As 2020 approaches its end, a number of Santa Clarita Valley projects are moving from the proposal to the approval and construction stages.
The COVID-19 pandemic has paused or slowed down several sectors, but planning and construction have stayed relatively active over the past year. Among several dozen projects the city is working on with developers, three major proposals have received the OK from the city:
The Master’s University, originally from downtown Los Angeles, TMU stretches over 82 acres in the community of Placerita Canyon, located northeast of downtown Newhall.
After a 2009 decision by the Santa Clarita City Council, the campus will expand as indicated in the institution’s master plan project, which will ultimately subdivide the site, located at 21726 Placerita Canyon Road.
The latest advancement to the project came in February, just before the pandemic, when the Planning Commission unanimously approved a two-year time extension for a proposed subdivision of the property. The expiration date is Jan. 13, 2022.
The subdivision site would section the property to create multiple lots, including several college campus lots, a residential lot for 42 single-family condominium units, open space lots, homeowners’ association lots, a private street lot and a water quality basin lot, according to a city staff report.
The master plan project would also include incremental development of the campus by up to 240,000 square feet of new and expanded buildings, extensions of Dockweiler Drive and Deputy Jake Drive and the dedication of 21 acres of open space to the city. These components, including the Dockweiler Drive extension, remain in the review stages, according to city planning officials.
“This is a procedural time extension for a tentative tract map to implement, what we call, ‘the next phase’ or ‘the major phase’ of the campus expansion,” Dennis Hardgrave, TMU’s land planning consultant, said in February.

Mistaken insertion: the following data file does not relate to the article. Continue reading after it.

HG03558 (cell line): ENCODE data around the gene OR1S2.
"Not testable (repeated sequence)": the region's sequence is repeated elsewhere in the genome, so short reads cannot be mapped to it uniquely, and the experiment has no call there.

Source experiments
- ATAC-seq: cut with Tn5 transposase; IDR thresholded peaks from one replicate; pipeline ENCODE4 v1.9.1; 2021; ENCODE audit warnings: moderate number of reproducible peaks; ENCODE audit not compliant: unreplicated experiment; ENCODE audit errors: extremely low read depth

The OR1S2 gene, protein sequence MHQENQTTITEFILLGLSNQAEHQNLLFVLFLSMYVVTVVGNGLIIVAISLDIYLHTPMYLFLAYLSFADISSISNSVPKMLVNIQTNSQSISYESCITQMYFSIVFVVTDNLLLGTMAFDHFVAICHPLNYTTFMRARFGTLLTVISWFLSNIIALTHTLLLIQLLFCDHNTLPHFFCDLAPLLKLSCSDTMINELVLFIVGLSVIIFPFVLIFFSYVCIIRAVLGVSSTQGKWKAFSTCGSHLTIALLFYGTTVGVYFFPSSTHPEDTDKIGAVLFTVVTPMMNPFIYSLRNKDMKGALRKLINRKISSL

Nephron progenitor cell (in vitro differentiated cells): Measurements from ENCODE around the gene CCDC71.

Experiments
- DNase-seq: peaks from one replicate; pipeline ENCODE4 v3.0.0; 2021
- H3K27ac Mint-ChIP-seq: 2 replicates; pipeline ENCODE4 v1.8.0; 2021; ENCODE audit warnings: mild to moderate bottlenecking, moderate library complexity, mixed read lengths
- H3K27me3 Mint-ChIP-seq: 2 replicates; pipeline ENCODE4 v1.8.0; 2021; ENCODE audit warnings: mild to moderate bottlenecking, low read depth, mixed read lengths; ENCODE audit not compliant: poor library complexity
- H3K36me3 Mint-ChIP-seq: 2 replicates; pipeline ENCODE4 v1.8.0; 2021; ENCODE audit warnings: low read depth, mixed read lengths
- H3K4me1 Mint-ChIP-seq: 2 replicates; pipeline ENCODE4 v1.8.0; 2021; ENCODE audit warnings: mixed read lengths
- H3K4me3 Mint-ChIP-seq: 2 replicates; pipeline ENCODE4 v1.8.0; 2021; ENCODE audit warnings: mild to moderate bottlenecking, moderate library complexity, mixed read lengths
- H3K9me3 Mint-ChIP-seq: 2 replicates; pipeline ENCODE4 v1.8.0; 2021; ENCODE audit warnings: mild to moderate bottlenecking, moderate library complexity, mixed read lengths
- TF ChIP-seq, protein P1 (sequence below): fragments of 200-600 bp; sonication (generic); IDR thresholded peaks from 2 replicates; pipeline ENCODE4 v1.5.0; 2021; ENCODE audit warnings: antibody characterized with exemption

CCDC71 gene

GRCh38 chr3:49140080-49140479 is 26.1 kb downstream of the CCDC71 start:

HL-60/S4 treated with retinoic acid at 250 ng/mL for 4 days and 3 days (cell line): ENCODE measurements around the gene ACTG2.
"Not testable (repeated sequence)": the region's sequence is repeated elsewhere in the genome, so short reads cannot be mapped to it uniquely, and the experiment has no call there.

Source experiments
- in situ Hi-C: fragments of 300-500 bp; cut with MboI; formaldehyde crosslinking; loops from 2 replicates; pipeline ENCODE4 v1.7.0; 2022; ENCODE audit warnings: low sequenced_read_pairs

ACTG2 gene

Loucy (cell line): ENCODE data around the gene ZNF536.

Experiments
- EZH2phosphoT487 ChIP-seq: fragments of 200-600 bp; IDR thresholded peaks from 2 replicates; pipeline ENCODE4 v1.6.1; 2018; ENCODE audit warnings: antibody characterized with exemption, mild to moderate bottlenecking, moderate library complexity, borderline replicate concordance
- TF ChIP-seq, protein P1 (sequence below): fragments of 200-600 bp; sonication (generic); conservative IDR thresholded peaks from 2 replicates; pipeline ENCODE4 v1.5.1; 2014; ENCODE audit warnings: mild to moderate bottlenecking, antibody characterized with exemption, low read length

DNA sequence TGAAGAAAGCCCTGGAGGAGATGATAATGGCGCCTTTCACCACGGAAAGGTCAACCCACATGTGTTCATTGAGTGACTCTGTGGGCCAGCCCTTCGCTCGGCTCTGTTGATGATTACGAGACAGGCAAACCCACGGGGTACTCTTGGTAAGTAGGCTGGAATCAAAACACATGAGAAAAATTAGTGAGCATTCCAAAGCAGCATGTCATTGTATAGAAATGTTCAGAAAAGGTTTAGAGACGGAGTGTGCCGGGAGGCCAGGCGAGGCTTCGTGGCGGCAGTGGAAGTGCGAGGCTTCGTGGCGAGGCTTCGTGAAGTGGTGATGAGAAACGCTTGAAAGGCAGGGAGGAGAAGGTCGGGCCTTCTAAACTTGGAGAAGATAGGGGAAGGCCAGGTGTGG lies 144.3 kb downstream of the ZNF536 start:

Vertical construction can’t commence until hillside grading occurs, according to James Chow, a city senior planner.
“According to the timeline, (developers) are actively working on refining their grading plan, and I wouldn’t expect the hilltop to take a couple of years, considering the complexity here and the cost associated with grading and the infrastructure for a new roadway,” he said. “Mainly because of the shared amount of work for grading, that’s been the cause of the delay.”
Come October, however, there were no plans to kickstart the expansion, according to Hardgrave.
“As of now, there is not a scheduled start of construction date for the subdivision,” he said.
The coronavirus pandemic has not affected the developmental aspects of the project, said Chow. Currently, the university has focused on its hybrid approach in its return to learning this fall semester.
Sand Canyon Plaza
The Sand Canyon Plaza could return before the Planning Commission next year after its approval by the City Council in September 2017, according to city planning officials.
The project, managed by Tom Clark, is Canyon Country’s newest, mixed-use community — described as “resort-style living — that is set to include 580 residential units, 60,000 square feet of retail and restaurant space and an 85,000 square-foot assisted living facility with up to 140 beds.
On 87 acres, the site is located on the northeast corner of Sand Canyon and Soledad Canyon roads.
“The applicant (Sand Canyon Plaza LLC) is looking to make revisions at the moment, and we’re not sure what those revisions will ultimately be but we will be ready to check those out when they become available,” said Patrick LeClair, a city senior planner.
Developers were unavailable for comment, but have previously expressed that they’ve met with more than 600 community members, including from the Sand Canyon Homeowners Association, the Canyon Country Advisory Committee and nearby residential communities, to receive feedback, which ranged from support of the project to concerns over possible increased traffic and noise in the area.
“We endorsed, and agree with all of them,” said Clark in a previous interview.
Developers may need a time extension on the project, according to LeClair.
“They (the developers) will likely be meeting with the Planning Commission in early next year to extend approval of the project and they will likely need a time extension, most likely,” he said.
Another project already approved that hasn’t yet made construction advances is the five-story Oliver Hotel on McBean Parkway and Valencia Boulevard.
The project consists of a 102,000-square-foot, 134-room building on the site of the old Greens miniature golf course and includes a free-standing restaurant.
The approval came in 2016, eight years after another developer proposed a seven-story, 200-room hotel that was approved by the Planning Commission in 2009, but appealed by the City Council. The Oliver Hotel’s original design had to undergo design changes, as the commissioner deemed its original aesthetic too “plain,” according to Tim Burkhart, who was the vice chair of the commission at the time.
Though some grading has occurred, no construction has taken place, according to David Peterson, associate planner with the city’s planning division.
“The developer (Hunter Oliver) has not indicated yet when construction will take place,” he added.